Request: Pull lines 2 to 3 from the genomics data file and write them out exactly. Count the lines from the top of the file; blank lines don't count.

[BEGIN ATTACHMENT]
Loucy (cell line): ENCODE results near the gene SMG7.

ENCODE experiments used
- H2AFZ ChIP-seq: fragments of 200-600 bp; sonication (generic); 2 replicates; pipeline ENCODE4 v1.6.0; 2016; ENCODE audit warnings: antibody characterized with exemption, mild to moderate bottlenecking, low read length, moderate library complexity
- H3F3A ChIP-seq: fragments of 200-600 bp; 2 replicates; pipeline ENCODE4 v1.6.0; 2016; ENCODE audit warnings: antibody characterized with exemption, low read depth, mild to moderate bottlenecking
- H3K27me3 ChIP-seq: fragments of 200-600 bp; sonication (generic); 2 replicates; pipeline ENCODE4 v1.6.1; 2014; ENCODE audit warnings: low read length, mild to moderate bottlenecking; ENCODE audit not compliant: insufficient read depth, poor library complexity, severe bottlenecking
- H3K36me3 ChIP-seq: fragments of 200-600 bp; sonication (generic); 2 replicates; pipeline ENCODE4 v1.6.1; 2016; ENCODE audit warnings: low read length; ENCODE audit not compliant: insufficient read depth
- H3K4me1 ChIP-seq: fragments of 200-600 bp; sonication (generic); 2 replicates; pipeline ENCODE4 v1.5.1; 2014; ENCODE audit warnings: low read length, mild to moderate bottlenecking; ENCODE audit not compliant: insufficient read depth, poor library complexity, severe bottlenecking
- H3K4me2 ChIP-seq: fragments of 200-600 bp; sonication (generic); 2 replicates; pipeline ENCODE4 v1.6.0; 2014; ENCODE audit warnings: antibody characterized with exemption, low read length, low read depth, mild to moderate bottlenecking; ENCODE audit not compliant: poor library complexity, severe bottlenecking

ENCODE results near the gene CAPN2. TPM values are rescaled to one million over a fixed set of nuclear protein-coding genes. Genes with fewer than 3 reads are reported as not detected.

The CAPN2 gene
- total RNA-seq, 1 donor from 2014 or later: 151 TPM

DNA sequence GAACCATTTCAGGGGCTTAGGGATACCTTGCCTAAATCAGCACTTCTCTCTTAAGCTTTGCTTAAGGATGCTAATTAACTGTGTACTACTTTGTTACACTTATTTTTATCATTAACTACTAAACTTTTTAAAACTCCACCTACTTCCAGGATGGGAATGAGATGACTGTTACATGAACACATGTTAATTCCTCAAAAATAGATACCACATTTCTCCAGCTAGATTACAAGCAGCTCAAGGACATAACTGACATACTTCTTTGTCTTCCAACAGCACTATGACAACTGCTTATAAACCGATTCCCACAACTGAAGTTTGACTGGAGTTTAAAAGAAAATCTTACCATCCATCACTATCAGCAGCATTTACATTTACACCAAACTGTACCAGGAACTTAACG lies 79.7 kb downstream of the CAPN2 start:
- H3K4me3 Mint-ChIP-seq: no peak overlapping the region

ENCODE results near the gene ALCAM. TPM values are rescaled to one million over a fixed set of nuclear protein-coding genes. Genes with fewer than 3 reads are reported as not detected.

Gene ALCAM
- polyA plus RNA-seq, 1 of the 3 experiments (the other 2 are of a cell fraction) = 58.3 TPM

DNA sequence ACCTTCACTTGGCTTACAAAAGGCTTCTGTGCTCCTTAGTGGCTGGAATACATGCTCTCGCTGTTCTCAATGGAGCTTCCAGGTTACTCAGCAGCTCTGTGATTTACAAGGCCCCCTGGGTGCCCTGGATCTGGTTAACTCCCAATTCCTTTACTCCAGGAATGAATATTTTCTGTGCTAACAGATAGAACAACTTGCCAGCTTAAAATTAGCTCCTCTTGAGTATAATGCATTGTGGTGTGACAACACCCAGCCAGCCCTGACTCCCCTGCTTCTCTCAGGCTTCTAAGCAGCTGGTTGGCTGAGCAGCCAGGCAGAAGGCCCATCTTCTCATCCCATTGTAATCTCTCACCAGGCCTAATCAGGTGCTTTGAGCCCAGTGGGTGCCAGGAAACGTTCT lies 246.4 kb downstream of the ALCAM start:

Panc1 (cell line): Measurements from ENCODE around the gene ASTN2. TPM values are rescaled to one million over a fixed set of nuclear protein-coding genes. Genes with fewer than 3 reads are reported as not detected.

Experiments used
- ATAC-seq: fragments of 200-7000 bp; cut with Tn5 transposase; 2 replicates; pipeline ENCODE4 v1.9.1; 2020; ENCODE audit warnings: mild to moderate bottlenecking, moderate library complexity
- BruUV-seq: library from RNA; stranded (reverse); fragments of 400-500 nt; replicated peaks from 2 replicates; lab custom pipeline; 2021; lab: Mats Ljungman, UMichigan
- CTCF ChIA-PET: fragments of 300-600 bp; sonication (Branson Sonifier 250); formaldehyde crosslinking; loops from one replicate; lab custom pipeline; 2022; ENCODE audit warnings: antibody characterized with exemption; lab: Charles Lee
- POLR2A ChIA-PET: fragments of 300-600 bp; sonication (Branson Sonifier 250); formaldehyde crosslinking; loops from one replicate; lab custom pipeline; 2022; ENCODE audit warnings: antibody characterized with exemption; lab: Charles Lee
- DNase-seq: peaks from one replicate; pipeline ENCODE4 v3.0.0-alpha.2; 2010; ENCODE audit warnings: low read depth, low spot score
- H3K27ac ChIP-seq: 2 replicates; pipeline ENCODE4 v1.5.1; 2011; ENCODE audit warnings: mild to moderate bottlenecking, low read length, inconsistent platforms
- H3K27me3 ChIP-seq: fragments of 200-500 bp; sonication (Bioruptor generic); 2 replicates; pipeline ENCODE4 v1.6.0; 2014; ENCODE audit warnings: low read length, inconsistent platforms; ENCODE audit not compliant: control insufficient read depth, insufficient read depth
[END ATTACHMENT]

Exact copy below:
ENCODE experiments used
- H2AFZ ChIP-seq: fragments of 200-600 bp; sonication (generic); 2 replicates; pipeline ENCODE4 v1.6.0; 2016; ENCODE audit warnings: antibody characterized with exemption, mild to moderate bottlenecking, low read length, moderate library complexity